Using just Potassium bicarb on it's own will harden up your water solve your pH issue, but you need to be aware that there is a 3-way relationship between Potassium, Magnesium and Calcium, in that if you add too much of one, you reduce the ability of the plants to absorb the other two, leading to deficiencies.

I use and recommend a combination of products, which are allowing me to keep my pH in check, but also giving good plant health. I'm currently using Calcium carbonate (crushed limestone, sold as garden lime), Calcium Magnesium carbonate (Dolomite lime), Calcium hydroxide (brickies lime), and Potassium bicarbonate... in a 6:2:2:1 ratio.

I add the Calcium carbonate, Calcium Magnesium carbonate, and the Potassium bicarbonate directly into the FT first, wait for about half an hour, then add the Calcium hydroxide (made into a runny paste) directly into the GB at the water inlet, when the GB has just finished a drain cycle.

The Calcium hydroxide will do most of the pH raising, this is why I add it to the GB at the end of a drain cycle, so it has time to mix with a decent volume of water before it's dumped into the FT.

Mine is a single IBC system with a 500L FT volume, the pH can get down to around 5.8-6.0, then using proper measuring spoons I add:

1x tbsp (15ml) of Calcium carbonate
1x tsp (5ml) of Calcium Magnesium carbonate
1x 1/2tsp of Potassium carbonate

Then half an hour later:

1tsp of Calcium hydroxide.

This combo usually brings my pH up to around 6.4, but it will vary for every system, depending on water hardness.

I'm currently doing this twice weekly because my system is overstocked to buggery, so there is a lot of nitrification taking place. I've got about 9-10kg of Silvers in a system that should have a max of 7kg... I will get around to eating a couple more soon.

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PostPosted: Mar 25th, '17, 15:50 
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P.S. I clean the floor of my FT every Sat' arvo. I use a siphon vac to remove any visible fish waste solids. While I'm doing this I also siphon out the sand left over from the Calcium carbonate (crushed limestone), as it tends to collect in one corner. This way I don't get a build up of it in the FT. I use the Calcium carbonate so it gives a slower release of carbonates over a few days. It works much better than chunks of limestone, gave up on that.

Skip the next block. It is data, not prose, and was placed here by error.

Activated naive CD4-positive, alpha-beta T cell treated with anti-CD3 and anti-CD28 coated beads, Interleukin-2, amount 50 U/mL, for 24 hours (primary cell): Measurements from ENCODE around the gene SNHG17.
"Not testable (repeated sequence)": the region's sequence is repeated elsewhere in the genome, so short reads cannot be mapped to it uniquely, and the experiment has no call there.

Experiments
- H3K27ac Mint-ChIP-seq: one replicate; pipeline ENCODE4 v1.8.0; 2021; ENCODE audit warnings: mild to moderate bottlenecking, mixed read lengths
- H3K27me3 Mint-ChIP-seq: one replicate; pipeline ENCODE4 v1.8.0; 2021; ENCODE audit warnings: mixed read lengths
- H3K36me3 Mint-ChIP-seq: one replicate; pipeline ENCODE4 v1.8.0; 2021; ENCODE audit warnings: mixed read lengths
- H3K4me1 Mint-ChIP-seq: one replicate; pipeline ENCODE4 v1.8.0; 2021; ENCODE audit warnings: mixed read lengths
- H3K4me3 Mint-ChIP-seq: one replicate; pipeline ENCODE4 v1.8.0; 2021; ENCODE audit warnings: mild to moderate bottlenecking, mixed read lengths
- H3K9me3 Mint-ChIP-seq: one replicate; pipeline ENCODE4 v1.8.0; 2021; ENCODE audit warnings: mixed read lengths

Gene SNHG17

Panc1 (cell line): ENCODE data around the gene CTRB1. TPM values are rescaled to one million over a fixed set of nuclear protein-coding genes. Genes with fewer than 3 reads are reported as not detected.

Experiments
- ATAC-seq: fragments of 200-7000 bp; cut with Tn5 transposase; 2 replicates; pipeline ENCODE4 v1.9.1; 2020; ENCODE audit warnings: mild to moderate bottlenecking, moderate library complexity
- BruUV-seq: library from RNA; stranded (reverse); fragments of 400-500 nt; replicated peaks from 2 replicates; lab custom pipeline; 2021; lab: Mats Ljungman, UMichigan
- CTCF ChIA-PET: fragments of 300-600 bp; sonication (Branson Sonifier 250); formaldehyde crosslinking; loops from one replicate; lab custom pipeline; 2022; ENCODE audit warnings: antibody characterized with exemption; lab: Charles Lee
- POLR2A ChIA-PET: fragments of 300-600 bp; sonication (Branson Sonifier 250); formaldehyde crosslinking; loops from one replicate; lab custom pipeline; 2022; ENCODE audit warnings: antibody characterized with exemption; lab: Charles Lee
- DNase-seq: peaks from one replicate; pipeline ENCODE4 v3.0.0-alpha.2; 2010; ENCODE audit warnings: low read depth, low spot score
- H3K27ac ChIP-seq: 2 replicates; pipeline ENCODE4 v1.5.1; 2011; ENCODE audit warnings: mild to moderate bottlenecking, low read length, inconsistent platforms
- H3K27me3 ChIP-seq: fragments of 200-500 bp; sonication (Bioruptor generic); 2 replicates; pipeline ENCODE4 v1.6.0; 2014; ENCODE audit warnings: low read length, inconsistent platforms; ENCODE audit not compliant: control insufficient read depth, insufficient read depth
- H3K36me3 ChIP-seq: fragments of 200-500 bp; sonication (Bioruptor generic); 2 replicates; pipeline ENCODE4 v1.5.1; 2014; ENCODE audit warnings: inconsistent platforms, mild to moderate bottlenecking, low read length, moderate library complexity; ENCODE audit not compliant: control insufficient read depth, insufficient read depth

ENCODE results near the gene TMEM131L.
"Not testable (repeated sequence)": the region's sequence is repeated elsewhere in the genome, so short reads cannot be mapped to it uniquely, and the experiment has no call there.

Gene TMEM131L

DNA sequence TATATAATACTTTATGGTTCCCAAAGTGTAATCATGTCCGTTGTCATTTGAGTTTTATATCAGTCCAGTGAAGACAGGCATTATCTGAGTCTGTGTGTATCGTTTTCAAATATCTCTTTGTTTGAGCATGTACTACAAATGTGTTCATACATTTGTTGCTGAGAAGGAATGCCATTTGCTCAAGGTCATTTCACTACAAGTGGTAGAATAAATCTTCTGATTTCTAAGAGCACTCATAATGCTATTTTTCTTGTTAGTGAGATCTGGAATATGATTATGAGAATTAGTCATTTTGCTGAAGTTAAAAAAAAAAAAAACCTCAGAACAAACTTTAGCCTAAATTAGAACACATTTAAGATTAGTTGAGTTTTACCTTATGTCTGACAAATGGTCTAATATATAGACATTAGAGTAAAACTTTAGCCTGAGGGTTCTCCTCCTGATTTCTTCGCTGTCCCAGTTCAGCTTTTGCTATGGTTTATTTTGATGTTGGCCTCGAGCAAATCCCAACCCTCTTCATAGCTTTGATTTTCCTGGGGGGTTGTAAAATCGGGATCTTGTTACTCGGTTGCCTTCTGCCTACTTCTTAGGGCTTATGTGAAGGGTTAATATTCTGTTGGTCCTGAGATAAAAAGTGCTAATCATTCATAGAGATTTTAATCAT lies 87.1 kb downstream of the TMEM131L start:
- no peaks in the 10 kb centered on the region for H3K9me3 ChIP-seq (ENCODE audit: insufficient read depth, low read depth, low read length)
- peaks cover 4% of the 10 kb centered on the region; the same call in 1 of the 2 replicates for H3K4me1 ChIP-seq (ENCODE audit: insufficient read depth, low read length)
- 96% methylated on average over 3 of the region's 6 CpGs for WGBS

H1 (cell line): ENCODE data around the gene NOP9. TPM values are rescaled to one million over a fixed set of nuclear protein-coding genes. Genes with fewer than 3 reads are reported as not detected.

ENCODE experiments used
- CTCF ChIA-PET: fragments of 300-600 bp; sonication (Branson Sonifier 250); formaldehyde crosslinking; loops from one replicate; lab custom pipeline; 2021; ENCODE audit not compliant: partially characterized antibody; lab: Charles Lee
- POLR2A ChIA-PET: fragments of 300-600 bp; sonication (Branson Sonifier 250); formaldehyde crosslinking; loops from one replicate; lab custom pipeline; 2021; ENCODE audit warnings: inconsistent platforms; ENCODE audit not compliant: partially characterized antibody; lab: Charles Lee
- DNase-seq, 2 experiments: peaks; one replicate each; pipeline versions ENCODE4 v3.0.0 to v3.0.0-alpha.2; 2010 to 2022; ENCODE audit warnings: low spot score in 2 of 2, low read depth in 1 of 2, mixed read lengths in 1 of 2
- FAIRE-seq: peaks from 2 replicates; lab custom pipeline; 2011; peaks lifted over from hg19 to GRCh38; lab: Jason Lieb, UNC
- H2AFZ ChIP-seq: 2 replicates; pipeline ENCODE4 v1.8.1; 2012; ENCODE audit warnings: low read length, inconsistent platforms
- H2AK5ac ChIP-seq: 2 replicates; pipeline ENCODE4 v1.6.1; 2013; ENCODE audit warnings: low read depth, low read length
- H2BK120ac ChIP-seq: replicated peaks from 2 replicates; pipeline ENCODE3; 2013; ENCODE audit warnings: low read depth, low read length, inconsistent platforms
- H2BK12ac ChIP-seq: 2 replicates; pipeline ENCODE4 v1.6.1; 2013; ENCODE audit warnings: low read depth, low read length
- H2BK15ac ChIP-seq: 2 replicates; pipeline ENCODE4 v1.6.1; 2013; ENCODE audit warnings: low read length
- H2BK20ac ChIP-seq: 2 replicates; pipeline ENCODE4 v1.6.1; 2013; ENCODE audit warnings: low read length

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PostPosted: Mar 25th, '17, 19:07 
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Many thanks for all of the information, I will start by getting a PH meter on Monday and will start to slowly increase and see how I go.

Just before work checked as I took the photos and found another dead. Was able to check gills and they were nice and pink.

Have tried to attach pics hope they come through


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PostPosted: Mar 27th, '17, 05:46 
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I have been doing aquaponics for almost 4 years now and I had the same problem for over 2 years. Many people had good ideas that work for them, but as for me my fish kept on dying. Although the water levels were within the reasonableness I couldn’t figure it out
I salted the fish, I drained the water, I lowered the Ph, etc. I lost all my catfish twice, then all my goldfish twice and then my perch started to die as well. I tried different fish to see if the problem was the breed of fish I was raising.
My water is rain water and it is goes through double filtration, with an acid ph, which I balanced by adding lime stone to my water reservoir.
Anyway, It wasn’t until I started to do a research on aquaculture that I came to the realization that the water was the problem, I read that if you can not drink the water were your fish live, then your fish will suffer. If one fish gets ill, all the fish will get sick as well. I solved the problem by adding a UV filter before the water goes back to the fish tank. I haven’t have any dead fish ever since.( about a year) My system is 250 square feet of media and a water draft of another 150 squared feet. Now I can say, that I learned one lesson, maybe there is more to it, but for me it was a great relief.
I hope that this helps.


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PostPosted: Mar 27th, '17, 11:51 
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Clay balls and rain water will maintain low ph. Excessive rain water can mess up the chemical balance supporting your aquatic environment, covering (GB's & FT) and capturing rain water is a better idea. Adding chemicals to adjust the ph can have you chasing your tail.
Creating another inline bio-filter or GB with washed scoria will lift the ph.

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PostPosted: Mar 27th, '17, 21:30 
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It sounds like some disease of sorts possibly brought in from your fish supplier? Sometimes it can take a while for the bad bacteria to build in the system. Are you running constant flood? Did you salt bath quarantine your fish before adding to your system?
If it is a bacterial disease then what Susan says makes sense with the uv filter.